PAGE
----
The Wright story of Bumrah

The Twenty20 series in Australia turned out to be good for the Indian bowlers. However, cricket can be unpredictable, and this is what bowlers such as Jasprit Bumrah and Barinder Sran have to be aware of. They have to learn more tricks of the trade too.

Jasprit Bumrah is congratulated by team-mates on dismissing an Australian batsman. The young Indian fast bowler came up with an inspiring performance in the Twenty20 series down under.   -  AP

The cricketing world is not without its large share of purists and aficionados who swear their loyalty to the traditional Test cricket and frown upon Twenty20. But the glorious game that has evolved rapidly in the last half century, first in the form of one-day or pyjama cricket, as it was colloquially and derisively called, and more recently the Twenty20 thrash, has had a positive impact on youngsters.

Jasprit Jasbirsingh Bumrah can be said to be a product of the shortest format of the game. It was in mid-March of 2013, with Holi fast approaching, that the lithe, untrained but ambitious fast bowler wore the cricket boots for a format of tournament that Sunil Gavaskar warned India could ignore only at its own peril. In that way the Indian Premier League has been a remarkable concept for Indian cricket, no matter the tirade against it by a certain section.

Talking of Bumrah, he certainly was not casual in his first representative matches for Gujarat; he bowled spells of 4-0-20-1 against Maharashtra, 4-0-27-0 against Mumbai, 4-0-25-1 against Baroda and 2-0-8-0 versus Saurashtra. These were his performances in the Syed Mushtaq Ali Trophy Twenty20 tournament that virtually went unnoticed by the media. They, however, did not escape the attention of former India coach John Wright. He was at the Sardar Patel Gujarat Stadium as a coach-cum-talent scout for Mumbai Indians.

 

On February 1, in reply to a few questions posed by Sportstar, Wright e-mailed an interesting Bumrah story.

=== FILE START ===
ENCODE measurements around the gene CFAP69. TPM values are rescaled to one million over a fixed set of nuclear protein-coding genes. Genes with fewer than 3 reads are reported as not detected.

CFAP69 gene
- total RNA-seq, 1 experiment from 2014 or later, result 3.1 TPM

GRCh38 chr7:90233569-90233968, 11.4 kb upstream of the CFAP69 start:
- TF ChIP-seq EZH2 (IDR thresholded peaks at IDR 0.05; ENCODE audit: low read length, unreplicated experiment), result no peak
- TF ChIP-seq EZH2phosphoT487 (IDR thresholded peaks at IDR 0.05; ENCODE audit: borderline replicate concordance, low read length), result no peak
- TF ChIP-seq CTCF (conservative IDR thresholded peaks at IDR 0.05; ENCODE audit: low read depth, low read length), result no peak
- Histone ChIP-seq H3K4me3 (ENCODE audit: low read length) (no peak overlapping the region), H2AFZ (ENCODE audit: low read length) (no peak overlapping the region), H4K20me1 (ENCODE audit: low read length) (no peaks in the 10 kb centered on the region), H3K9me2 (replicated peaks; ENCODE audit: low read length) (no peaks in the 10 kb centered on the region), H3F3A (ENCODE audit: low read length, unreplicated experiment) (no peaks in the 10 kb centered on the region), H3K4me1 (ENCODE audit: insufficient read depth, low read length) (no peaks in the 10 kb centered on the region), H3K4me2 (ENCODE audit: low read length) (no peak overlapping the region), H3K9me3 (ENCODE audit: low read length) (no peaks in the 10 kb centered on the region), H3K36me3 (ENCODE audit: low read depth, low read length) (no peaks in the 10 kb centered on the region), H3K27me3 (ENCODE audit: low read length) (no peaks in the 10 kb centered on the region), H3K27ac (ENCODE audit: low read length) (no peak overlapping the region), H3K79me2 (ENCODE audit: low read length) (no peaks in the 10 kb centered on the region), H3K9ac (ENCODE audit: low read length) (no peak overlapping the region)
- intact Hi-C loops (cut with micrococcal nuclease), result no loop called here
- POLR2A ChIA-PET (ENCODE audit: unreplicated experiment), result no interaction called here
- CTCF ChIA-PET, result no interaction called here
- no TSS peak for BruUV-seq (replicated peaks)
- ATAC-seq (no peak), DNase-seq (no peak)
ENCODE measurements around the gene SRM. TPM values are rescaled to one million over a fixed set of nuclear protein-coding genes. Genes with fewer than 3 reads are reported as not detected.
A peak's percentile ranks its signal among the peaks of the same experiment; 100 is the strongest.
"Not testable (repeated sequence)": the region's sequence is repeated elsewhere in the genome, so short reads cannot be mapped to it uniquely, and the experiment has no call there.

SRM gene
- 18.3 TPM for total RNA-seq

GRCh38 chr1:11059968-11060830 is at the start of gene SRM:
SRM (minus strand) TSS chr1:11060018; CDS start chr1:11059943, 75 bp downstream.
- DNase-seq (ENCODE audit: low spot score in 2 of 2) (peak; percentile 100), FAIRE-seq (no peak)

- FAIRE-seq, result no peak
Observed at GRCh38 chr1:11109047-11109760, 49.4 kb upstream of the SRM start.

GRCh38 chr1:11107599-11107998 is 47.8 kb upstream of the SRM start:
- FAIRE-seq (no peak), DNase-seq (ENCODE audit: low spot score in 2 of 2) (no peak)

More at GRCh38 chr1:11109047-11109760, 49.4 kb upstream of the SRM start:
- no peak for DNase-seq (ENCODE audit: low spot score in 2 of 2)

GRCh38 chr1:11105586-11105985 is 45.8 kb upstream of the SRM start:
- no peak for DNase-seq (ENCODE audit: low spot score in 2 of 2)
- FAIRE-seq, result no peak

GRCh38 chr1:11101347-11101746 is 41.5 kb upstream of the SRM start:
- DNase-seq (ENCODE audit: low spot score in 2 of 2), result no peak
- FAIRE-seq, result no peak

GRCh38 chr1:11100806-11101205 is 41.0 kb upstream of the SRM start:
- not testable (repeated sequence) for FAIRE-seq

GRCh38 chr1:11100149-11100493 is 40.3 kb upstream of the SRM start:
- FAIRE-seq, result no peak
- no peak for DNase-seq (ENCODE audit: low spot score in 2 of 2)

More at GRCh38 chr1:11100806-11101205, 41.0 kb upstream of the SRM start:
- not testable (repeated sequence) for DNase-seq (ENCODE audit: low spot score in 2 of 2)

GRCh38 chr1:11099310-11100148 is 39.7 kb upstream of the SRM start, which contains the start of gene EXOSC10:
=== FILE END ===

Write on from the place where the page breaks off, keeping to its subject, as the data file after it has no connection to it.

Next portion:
Not the one to jump and take credit for unearthing a raw talent, Wright, who continues to be a talent spotter for Mumbai Indians, recalled: “I first saw Jasprit in 2013, just before the IPL. It was my first season as coach of MI and pre-tournament, I had gone to Ahmedabad to watch the West Zone Twenty20. I was particularly interested in the tournament because we had a few MI boys, whom I had not seen, playing. One of them was Axar Patel; he looked very promising.”

But it was not the spinner on whom Wright’s attention fell. As he said, “I was watching Gujarat’s final overs and for the first time Bumrah. He bowled at good pace, a couple of overs of really good yorkers with an unusual action. He really impressed; he bowled one ball that must have landed in the bowlers’ footmarks, and it took off over wicketkeeper Parthiv Patel’s head and went for four byes.”

What happened after the match became the turning point in the young fast bowler’s career.

“Immediately after the match I had a quick word with Parthiv whom I’d coached with India and whose opinion I valued. I asked him if this kid was okay and as good as he looked to me. He confirmed that he was very promising and he got the ball through. So about 40 minutes after the match I rang Rahul Sanghvi, our MI manager, and said I’d seen this kid who looked a great prospect. And we signed him that night or the next day,” revealed Wright.

Bumrah went on to make the headlines, taking wickets and helping Gujarat land the Twenty20 title that year. He took three for 32 in his debut match for MI, against Royal Challengers Bangalore, at the Chinnaswamy Stadium.

“Both Bumrah and Axar had good games in the (Mushtaq Ali) final. He (Bumrah) played our first match against RCB and got (Virat) Kolhi out, but he was very raw. He hadn’t at that stage played a lot of cricket as he had started late. I used to sit next to him on the team bus and he was a great kid. It was a case of the oldest sitting next to the youngest. I asked him once who taught him to bowl and he said ‘himself’. He used to watch cricket on television and whoever got five wickets he’d try to copy his action,” said Wright.

Praising Sandeep Patil & Co., the 61-year-old New Zealander said: “I think the selectors have done a great job by picking him this year; not too early, but because he has really matured. He didn’t bowl that great last year, because he was recovering from a leg operation… I think knee. But he’s had three years of learning with the State and MI teams and when I saw him in the 50-over competition a month ago, he had really come on this year, which is good for India and MI.”

India’s pace pack was giving the impression of being stereotyped and the selectors’ gamble to blood young fast bowlers with rough edges, but with the ability to surprise with their action and cause the ball to bounce and swing appears to have paid off.

Australia turned out to be good for them but cricket can be unpredictable, and this is what the likes of Bumrah and Barinder Sran have to be aware of. They have to learn more tricks of the trade too.